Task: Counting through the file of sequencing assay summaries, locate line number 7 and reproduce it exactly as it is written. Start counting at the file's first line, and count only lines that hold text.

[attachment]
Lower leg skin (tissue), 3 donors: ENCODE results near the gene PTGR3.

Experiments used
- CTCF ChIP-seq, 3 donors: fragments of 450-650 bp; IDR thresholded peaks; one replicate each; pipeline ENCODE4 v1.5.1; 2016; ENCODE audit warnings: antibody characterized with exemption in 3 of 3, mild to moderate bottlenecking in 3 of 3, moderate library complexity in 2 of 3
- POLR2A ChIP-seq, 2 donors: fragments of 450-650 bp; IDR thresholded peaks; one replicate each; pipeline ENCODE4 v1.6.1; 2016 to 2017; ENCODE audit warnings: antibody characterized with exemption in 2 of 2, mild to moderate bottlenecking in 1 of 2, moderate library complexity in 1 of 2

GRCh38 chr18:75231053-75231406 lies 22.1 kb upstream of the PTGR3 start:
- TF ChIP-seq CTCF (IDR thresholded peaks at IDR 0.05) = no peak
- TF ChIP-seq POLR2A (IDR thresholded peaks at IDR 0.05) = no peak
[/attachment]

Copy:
- TF ChIP-seq POLR2A (IDR thresholded peaks at IDR 0.05) = no peak